New data from the World Health Organization (WHO) shows that 9 out of 10 people breathe air containing high levels of pollutants. Updated estimations reveal a death toll of 7 million people every year caused by ambient (outdoor) and household air pollution.
Air pollution threatens us all, but the poorest and most marginalized people bear the brunt of the burden. It is unacceptable that over 3 billion people—most of them women and children—are still breathing deadly smoke every day from using polluting stoves and fuels in their homes. If we don’t take urgent action on air pollution, we will never come close to achieving sustainable development.—Dr Tedros Adhanom Ghebreyesus, Director-General of WHO
WHO estimates that around 7 million people die every year from exposure to fine particles in polluted air that penetrate deep into the lungs and cardiovascular system, causing diseases including stroke, heart disease, lung cancer, chronic obstructive pulmonary diseases and respiratory infections, including pneumonia.
Ambient air pollution alone caused some 4.2 million deaths in 2016, while household air pollution from cooking with polluting fuels and technologies caused an estimated 3.8 million deaths in the same period.
More than 90% of air pollution-related deaths occur in low- and middle-income countries, mainly in Asia and Africa, followed by low- and middle-income countries of the Eastern Mediterranean region, Europe and the Americas.
Around 3 billion people—more than 40% of the world’s population—still do not have access to clean cooking fuels and technologies in their homes, the main source of household air pollution. WHO has been monitoring household air pollution for more than a decade and, while the rate of access to clean fuels and technologies is increasing everywhere, improvements are not even keeping pace with population growth in many parts of the world, particularly in sub-Saharan Africa.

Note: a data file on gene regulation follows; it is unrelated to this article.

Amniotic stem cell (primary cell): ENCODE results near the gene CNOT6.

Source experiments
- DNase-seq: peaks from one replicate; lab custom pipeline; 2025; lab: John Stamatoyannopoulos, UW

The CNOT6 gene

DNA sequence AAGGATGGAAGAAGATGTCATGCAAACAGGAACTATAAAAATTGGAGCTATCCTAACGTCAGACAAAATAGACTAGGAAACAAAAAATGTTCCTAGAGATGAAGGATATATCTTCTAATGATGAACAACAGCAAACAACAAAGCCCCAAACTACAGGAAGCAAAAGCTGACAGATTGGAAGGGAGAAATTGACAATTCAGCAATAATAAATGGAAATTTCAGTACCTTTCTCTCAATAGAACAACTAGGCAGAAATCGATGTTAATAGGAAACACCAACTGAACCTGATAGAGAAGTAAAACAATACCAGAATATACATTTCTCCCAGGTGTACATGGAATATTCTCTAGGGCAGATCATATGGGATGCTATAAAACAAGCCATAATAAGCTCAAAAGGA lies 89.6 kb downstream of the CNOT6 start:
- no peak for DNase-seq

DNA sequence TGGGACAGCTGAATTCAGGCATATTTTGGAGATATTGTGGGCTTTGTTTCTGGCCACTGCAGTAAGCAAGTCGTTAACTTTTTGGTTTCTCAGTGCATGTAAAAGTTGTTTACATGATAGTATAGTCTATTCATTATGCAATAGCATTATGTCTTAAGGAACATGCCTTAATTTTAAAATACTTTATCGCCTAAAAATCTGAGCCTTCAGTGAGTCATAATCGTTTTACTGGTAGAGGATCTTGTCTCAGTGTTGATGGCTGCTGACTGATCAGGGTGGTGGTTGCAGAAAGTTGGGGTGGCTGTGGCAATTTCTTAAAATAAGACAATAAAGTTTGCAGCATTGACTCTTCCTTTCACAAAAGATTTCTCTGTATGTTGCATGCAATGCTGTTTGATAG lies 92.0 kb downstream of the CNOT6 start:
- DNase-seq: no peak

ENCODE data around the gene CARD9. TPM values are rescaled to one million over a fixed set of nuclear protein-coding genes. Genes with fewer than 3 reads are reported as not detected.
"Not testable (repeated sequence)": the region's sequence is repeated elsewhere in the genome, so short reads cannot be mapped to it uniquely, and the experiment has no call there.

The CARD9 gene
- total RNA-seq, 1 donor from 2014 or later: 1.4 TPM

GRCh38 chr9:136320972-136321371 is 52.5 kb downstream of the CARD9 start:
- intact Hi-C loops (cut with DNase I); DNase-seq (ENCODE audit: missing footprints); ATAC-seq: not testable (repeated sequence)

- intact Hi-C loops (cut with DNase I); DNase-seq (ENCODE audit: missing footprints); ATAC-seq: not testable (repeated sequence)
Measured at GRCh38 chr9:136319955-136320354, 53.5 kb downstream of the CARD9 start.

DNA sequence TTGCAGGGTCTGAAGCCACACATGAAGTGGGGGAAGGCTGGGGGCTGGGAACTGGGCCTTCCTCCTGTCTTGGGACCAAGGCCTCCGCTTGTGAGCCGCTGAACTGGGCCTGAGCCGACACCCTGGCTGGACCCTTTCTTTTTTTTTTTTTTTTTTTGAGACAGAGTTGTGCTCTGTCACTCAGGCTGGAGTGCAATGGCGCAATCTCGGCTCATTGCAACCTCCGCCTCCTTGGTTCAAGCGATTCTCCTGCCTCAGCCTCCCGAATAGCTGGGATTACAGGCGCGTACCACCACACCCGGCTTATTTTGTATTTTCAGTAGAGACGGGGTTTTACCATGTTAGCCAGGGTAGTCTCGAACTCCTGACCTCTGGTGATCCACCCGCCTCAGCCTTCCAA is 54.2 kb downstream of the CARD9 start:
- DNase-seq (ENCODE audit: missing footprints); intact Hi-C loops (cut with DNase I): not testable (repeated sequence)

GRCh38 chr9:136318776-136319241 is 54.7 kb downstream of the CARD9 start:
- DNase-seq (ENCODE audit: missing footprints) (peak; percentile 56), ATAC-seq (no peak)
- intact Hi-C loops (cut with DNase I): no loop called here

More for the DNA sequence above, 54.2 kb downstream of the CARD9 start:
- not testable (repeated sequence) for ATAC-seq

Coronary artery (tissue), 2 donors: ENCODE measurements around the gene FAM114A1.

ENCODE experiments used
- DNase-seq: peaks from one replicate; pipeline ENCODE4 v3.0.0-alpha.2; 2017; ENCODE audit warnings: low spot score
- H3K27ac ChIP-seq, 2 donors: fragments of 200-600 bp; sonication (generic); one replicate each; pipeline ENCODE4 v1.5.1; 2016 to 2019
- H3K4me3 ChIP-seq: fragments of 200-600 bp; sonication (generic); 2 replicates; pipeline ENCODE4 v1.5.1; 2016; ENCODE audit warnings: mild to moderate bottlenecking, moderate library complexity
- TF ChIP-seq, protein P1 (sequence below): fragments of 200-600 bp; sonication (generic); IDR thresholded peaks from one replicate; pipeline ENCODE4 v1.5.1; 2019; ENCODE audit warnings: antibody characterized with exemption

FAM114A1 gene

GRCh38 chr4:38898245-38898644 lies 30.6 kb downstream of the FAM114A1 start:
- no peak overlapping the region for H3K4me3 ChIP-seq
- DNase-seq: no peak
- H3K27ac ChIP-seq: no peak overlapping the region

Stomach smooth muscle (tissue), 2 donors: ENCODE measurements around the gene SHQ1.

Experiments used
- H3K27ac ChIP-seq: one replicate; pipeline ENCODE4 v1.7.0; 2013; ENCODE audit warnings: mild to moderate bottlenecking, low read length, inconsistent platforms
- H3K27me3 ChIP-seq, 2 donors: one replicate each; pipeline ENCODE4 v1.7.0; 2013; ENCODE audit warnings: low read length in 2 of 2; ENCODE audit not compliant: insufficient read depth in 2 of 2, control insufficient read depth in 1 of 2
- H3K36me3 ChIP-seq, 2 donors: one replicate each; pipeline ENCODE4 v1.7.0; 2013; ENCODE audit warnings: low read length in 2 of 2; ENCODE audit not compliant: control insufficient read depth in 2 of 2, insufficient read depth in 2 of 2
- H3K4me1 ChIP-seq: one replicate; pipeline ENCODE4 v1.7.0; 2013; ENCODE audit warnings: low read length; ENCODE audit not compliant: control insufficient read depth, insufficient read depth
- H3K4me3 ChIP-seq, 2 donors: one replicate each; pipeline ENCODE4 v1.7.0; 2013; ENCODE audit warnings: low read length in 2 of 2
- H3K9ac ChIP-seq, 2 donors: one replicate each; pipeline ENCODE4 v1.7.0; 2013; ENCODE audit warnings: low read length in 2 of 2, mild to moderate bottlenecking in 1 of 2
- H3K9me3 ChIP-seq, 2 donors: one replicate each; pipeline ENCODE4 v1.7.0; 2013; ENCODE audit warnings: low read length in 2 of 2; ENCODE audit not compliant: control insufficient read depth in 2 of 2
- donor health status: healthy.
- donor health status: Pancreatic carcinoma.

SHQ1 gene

WHO recognizes that air pollution is a critical risk factor for noncommunicable diseases (NCDs), causing an estimated one-quarter (24%) of all adult deaths from heart disease, 25% from stroke, 43% from chronic obstructive pulmonary disease and 29% from lung cancer.
More than 4,300 cities in 108 countries are now included in WHO’s ambient air quality database, making this the world’s most comprehensive database on ambient air pollution.
Since 2016, more than 1000 additional cities have been added to WHO’s database which shows that more countries are measuring and taking action to reduce air pollution than ever before. The database collects annual mean concentrations of fine particulate matter (PM10 and PM2.5). PM2.5 includes pollutants, such as sulfate, nitrates and black carbon, which pose the greatest risks to human health. WHO air quality recommendations call for countries to reduce their air pollution to annual mean values of 20 μg/m3 (for PM10) and 10 μg/m3 (for PM2.5).